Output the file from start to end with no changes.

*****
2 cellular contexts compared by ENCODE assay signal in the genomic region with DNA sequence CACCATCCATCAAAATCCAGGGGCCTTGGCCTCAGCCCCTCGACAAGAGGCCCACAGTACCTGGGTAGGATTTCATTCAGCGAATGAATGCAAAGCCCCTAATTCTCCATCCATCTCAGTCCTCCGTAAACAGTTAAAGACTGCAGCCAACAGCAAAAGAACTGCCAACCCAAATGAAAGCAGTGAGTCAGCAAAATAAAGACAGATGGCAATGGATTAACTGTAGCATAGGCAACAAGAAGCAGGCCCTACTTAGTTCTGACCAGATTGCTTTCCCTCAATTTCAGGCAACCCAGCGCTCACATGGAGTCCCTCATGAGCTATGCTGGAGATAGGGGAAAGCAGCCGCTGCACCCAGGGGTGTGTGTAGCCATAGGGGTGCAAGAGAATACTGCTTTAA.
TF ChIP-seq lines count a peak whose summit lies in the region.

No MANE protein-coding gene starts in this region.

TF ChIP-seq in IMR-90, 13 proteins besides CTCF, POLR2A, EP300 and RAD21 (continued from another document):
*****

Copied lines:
2 cellular contexts compared by ENCODE assay signal in the genomic region with DNA sequence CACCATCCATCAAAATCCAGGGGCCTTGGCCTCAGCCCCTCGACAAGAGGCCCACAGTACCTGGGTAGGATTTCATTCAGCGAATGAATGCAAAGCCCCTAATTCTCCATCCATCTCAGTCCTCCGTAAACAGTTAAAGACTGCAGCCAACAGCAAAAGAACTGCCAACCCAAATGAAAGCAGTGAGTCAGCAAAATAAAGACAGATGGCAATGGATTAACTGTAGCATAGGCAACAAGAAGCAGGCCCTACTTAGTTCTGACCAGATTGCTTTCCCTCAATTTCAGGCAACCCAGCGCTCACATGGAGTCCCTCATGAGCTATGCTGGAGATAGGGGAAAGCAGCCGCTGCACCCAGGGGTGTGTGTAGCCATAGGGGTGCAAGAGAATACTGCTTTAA.
TF ChIP-seq lines count a peak whose summit lies in the region.

No MANE protein-coding gene starts in this region.

TF ChIP-seq in IMR-90, 13 proteins besides CTCF, POLR2A, EP300 and RAD21 (continued from another document):